How your safari helps conservation and communities.
Our safari associates – private guides and camp/lodge operators – foster sustainable tourism, whereby there is minimal impact on the environment and local communities receive benefit from tourism, which in turn preserves habitats and wildlife.
Your safari plays a hugely important role in supporting responsible sustainable tourism. Without visitors and the benefits to the communities which tourism brings, the habitat would soon succumb to human expansion, agriculture and poaching and the wildlife would disappear and the real Africa safari experience of today would be a thing of the past.
Private guides and camp/lodge operators employ local staff and are involved with community projects – sponsoring education, supporting or building rural schools, initiating healthcare facilities and educating local communities in conservation. Many also become involved in much needed wildlife research.
Local communities own land which has been set aside specifically for wildlife-based tourism and bed night fees go into community coffers. Some camps and lodges are owned by local communities which helps drive conservation in the area even further. Included in nightly rates and your safari price are bed night levies and community fees which directly support the local communities.
By going on safari to remote areas you are supporting whole communities and helping to preserve wildlife and habitats for future generations.
Illegal Wildlife Trade
Poaching is a tragic problem across Africa – the illegal poaching for rhino horn and elephant ivory is well publicised and is decimating populations. We support Tusk and encourage our guests to do the same. Royal Patron Prince William has bought global attention to the plight of endangered species being hammered by the illegal wildlife trade. Tusk not only works to protect wildlife, but also to help alleviate poverty through sustainable development and education amongst rural communities who live alongside the wildlife. www.tusk.org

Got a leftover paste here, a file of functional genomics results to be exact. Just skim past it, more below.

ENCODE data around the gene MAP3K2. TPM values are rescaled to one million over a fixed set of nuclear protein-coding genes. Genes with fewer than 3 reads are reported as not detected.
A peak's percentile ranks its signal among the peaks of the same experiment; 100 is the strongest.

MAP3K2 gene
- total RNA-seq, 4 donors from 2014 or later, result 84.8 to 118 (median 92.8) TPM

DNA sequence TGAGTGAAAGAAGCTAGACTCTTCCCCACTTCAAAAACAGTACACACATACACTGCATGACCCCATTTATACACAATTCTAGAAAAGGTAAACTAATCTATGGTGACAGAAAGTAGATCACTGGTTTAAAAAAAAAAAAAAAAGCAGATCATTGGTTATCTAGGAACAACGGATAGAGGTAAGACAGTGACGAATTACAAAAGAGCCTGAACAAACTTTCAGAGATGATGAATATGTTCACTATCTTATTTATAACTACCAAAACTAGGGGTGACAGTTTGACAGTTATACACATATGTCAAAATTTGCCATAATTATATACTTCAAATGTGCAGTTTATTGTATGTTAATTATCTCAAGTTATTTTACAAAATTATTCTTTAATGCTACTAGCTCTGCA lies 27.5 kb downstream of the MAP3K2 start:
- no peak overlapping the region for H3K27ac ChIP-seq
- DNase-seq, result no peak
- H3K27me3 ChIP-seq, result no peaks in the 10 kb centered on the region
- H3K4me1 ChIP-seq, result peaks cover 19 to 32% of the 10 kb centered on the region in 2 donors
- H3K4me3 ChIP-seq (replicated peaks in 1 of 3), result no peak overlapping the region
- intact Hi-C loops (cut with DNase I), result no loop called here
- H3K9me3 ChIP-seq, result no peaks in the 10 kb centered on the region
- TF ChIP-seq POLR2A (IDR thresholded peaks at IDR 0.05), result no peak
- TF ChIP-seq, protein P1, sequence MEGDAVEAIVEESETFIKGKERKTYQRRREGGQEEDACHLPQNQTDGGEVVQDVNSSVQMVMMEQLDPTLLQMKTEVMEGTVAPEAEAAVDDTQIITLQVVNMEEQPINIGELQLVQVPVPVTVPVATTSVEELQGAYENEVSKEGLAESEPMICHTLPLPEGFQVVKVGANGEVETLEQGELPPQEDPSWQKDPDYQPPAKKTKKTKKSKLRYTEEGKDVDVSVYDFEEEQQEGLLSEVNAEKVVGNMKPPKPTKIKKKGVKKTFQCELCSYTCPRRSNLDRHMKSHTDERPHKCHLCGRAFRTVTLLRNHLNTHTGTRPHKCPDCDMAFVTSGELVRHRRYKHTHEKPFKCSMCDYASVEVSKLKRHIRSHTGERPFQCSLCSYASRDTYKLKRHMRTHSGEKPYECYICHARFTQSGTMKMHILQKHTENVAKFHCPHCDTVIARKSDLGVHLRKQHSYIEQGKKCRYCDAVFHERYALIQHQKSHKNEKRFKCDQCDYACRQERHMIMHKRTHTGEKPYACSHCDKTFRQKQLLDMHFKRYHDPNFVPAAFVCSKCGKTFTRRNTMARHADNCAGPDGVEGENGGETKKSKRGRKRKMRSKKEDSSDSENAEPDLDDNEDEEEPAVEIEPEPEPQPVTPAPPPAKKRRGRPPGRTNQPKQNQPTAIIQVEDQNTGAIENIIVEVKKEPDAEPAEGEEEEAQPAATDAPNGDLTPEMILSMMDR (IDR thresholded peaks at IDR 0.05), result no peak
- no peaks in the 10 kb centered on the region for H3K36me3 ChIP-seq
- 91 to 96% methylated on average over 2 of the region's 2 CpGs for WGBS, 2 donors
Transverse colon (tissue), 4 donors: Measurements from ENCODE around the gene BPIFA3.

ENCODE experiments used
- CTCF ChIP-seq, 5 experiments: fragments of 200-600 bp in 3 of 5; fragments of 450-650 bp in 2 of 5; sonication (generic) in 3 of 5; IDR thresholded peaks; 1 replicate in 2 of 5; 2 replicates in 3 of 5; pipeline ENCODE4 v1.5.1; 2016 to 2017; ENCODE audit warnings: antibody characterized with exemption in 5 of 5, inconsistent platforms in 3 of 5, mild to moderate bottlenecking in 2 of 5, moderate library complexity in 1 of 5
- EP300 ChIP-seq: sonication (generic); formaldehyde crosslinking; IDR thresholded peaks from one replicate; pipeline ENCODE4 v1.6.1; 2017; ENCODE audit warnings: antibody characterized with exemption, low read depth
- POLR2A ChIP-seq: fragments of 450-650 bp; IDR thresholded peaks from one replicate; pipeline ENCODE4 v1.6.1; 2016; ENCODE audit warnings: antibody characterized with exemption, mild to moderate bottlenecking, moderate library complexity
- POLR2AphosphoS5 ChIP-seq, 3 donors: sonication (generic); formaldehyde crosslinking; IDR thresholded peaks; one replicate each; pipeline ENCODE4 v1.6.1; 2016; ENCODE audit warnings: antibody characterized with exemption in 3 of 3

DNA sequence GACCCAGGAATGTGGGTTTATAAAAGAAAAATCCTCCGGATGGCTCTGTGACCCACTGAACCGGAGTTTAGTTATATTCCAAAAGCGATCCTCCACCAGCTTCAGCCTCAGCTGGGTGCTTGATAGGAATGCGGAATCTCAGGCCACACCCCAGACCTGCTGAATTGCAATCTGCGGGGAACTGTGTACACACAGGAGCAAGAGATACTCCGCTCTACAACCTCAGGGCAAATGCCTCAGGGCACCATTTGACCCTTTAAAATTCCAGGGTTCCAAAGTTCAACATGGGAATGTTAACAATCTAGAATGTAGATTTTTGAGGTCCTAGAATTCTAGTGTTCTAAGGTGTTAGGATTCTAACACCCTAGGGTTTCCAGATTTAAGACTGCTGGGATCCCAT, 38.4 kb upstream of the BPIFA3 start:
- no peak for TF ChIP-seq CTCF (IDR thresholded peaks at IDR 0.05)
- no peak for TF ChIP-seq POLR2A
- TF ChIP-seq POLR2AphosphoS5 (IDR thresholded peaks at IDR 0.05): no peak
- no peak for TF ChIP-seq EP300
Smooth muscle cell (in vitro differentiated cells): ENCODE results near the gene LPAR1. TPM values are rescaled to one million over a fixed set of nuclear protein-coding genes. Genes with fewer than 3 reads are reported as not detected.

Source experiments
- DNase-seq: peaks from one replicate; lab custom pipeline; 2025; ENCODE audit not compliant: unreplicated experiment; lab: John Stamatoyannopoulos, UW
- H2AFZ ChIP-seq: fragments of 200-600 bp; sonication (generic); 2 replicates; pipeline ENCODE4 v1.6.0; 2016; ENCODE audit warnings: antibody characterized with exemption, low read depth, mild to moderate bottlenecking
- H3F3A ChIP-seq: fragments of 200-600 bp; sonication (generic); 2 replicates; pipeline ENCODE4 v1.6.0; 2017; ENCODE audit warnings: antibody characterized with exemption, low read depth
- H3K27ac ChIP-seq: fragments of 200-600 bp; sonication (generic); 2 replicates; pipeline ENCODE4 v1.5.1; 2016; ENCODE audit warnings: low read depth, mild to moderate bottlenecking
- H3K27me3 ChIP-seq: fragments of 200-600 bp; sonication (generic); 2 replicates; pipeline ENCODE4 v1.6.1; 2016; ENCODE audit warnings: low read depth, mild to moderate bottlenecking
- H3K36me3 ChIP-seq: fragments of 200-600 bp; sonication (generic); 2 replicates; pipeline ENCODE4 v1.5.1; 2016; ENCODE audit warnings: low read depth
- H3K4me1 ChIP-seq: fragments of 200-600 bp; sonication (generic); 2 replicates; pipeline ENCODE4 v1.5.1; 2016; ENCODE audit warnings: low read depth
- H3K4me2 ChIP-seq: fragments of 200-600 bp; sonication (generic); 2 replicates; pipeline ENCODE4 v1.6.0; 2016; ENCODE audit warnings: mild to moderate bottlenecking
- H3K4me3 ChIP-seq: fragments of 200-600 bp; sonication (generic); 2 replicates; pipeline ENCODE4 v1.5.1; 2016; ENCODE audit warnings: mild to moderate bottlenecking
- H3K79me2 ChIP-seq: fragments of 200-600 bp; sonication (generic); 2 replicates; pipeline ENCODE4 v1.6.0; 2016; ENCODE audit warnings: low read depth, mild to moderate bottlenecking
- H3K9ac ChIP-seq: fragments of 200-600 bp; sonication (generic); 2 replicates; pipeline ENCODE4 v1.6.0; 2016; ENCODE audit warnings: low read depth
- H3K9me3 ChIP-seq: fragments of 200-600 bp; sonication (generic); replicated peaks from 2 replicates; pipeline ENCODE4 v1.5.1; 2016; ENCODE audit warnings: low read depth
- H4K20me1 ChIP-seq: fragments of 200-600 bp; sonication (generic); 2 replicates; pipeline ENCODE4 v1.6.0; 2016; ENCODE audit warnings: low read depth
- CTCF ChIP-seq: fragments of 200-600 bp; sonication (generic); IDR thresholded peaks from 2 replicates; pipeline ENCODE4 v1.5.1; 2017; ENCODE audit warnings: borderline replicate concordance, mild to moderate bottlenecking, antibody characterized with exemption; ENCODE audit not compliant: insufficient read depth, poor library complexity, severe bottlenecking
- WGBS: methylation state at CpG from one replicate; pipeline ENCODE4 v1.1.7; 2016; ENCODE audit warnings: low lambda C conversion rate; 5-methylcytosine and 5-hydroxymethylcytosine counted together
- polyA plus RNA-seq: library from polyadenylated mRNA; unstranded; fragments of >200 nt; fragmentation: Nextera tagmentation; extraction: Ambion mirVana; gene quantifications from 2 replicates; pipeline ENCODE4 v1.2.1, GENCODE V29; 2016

Africa’s natural heritage is the world’s natural heritage. We have to preserve places like this…not just for us, but for future generations”
“The imperative of balancing conservation of wildlife and natural resources with the ever-growing needs of the human race is at the heart of the great challenge facing mankind today.”
There was a time when there were distinct safari seasons across Africa. But things have changed over the years and visiting outside the traditional seasons is now not only possible, but often desirable.